If you read the above title, you would think that this is about reusing and recycling our day-to-day items; well, that would be partially correct. There are a lot of us out here who diligently repurpose our belongings, so that we can save money, time, sanity or stretch the life cycle of the things we buy. Why? Because we want to feel like we are “good” consumers. What we don’t sometime challenge ourselves to do in the quest of consumerism is think of how it can change us for the better and make us more caring and empathetic towards each other.
When we are young adults, most of us learn to balance our checkbooks; we learn rudimentary book keeping skills. But in the middle of those rudimentary moments, occasionally we realize that these skills do carry over to other areas of our lives. For example, my grandmothers used to talk sentimentally of their years as younger adults and how wonderful it was that neighbors helped each other out, especially during the Depression Era. Home made soups, hand-me-downs, and garden surpluses were shared with love for those around them who were in true need. It was more than just basic good deeds; it involved math. As times grew tougher, creativity needed to stretch to new depths to meet the demands of a sinking economy. The necessity of learning to budget in these ways in the simplest of terms was translated by my Nan as, “It builds character, gal.” Those math skills were tested time and time again over those desperate years. Trial and error does prove to build character.
Character then translated to me as values, not only just skills. Things I learned that also built character were the value of working for your money and not being handed something for nothing. When applied, I learned a sense of accomplishment and ownership; something I now try to pass on to my sons. Learning to savor the moments of wanting something by not giving in to immediate gratification is another wonderful character trait. At times it’s a sweet anticipation and at others it’s agony. Price comparison and waiting for deals have helped me better negotiate situations as an adult. This breeds generosity, which equals even more character.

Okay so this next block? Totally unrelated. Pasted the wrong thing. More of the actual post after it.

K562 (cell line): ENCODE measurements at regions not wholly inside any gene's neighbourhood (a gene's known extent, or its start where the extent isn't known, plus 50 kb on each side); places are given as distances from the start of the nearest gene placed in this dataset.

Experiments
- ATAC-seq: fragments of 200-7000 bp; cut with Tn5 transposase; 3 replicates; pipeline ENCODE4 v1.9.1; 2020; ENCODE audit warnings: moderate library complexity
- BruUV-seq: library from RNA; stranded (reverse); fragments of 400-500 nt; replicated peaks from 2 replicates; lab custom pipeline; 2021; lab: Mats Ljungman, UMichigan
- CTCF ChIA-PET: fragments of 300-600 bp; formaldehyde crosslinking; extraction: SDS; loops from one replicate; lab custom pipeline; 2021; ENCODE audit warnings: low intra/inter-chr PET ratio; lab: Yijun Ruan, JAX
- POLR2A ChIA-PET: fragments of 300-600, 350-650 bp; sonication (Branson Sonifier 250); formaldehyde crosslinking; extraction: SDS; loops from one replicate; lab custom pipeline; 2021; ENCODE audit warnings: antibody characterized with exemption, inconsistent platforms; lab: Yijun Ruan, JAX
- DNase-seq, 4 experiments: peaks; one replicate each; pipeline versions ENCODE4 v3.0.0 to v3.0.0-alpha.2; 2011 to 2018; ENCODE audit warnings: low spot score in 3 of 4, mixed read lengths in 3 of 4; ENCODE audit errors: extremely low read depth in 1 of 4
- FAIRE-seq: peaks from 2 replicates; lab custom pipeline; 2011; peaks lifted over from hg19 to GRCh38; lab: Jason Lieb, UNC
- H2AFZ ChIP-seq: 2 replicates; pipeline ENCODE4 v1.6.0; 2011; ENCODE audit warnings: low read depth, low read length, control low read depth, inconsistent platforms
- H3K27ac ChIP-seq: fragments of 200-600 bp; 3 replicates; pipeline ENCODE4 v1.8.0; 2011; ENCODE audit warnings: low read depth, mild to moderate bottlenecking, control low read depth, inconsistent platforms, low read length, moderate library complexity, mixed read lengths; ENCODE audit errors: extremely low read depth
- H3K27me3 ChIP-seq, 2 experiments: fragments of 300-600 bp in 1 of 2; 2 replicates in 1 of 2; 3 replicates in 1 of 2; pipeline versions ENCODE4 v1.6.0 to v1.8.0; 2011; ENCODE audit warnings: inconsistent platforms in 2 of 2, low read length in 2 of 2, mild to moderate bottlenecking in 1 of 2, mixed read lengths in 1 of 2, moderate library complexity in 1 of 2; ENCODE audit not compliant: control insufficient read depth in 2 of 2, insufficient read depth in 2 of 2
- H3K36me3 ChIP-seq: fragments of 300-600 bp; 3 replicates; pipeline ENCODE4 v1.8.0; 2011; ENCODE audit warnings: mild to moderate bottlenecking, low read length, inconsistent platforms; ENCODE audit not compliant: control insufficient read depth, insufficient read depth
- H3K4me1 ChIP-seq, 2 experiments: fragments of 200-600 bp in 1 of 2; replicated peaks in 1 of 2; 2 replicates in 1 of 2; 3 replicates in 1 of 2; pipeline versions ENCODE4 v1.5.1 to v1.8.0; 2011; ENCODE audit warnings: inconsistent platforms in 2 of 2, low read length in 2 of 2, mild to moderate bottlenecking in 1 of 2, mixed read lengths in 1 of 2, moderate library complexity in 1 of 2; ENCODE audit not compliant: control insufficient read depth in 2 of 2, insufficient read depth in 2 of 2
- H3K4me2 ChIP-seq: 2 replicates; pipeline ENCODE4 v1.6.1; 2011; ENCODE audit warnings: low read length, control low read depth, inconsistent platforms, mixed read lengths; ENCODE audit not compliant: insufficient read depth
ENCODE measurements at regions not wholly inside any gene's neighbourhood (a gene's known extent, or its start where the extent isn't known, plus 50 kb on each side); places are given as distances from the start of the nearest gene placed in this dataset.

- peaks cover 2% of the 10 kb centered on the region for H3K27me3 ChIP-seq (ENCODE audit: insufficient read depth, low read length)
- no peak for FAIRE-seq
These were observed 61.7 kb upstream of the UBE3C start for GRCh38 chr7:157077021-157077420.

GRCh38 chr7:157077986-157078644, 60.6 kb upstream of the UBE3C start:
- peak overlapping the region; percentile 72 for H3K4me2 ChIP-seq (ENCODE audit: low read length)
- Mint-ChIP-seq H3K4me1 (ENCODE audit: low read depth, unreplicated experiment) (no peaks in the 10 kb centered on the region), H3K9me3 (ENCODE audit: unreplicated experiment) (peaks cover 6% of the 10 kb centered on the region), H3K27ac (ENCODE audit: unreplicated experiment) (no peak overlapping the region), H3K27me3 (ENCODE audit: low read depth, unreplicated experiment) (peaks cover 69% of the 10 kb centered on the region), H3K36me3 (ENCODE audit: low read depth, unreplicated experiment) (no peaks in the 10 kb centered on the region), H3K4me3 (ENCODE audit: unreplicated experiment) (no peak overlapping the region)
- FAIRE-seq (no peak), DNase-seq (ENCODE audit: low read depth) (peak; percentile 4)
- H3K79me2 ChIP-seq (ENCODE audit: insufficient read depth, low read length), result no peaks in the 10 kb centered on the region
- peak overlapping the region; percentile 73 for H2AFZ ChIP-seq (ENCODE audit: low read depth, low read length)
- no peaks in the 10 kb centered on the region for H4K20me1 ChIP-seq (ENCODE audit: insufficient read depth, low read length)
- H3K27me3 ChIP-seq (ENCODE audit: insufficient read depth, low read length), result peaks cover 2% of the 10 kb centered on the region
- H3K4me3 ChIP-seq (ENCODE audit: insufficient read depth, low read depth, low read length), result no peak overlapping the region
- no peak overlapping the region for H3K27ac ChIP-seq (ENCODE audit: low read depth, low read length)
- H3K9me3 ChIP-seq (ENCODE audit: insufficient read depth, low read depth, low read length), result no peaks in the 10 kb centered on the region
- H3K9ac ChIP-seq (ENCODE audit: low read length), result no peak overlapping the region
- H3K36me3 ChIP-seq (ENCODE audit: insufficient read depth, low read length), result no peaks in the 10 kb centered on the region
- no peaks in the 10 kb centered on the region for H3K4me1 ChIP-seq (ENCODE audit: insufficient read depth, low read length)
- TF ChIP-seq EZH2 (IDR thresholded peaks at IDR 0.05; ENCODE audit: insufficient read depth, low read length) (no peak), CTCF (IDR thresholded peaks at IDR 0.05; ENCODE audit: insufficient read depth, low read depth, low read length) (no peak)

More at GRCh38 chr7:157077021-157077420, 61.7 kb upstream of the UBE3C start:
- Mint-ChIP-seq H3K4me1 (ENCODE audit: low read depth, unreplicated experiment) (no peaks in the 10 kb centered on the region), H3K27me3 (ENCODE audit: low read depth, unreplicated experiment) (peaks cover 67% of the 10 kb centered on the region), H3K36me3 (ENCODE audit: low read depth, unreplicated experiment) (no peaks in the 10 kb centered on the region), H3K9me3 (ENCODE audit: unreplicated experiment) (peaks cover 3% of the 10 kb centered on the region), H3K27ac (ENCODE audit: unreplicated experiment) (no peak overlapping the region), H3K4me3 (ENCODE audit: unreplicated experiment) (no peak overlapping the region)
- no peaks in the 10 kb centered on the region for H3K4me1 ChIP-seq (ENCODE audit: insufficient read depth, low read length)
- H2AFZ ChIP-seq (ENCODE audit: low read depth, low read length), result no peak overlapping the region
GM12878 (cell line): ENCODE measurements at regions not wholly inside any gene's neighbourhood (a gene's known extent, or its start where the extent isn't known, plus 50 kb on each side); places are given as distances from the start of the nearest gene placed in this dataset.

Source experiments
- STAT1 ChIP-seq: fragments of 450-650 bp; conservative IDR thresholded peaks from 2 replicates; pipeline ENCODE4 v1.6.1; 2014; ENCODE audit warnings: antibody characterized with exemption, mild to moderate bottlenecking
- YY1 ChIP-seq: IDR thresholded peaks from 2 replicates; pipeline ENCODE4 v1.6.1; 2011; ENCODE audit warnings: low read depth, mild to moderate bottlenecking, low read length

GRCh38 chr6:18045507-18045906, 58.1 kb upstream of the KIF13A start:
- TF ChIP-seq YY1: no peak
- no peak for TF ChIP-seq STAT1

As I travel over the years, my world has expanded and it’s been a blessing to have been able to see beyond my family’s needs and myself and realize others were sometimes in much greater want. To say I felt wealthy at times, even if it was only a few dollars saved for a rainy day, is an understatement. I have come to find out, a sense of security is worth more than a momentary impulse to buy something that really is unnecessary. Another lesson learned has been discipline. That skill has carried over to so many other areas that there’s too many to list. Last but certainly not least; I’ve learned to give. As life has taken funny twists and turns, I quickly realized that God has provided for me no matter what and that it’s okay to let things go. You can never out give God. His love in any shape or form is always returned tenfold.
So, it is an often-quick review of all these things that make me continually miss my grandmothers (Nans). But I can say one thing is for sure - if they had not taught our families the important lessons of reusing, repurposing and recycling, maybe there would be little character in our family. Lord knows there is certainly plenty of that! And those lessons would not be getting anyone’s money’s worth!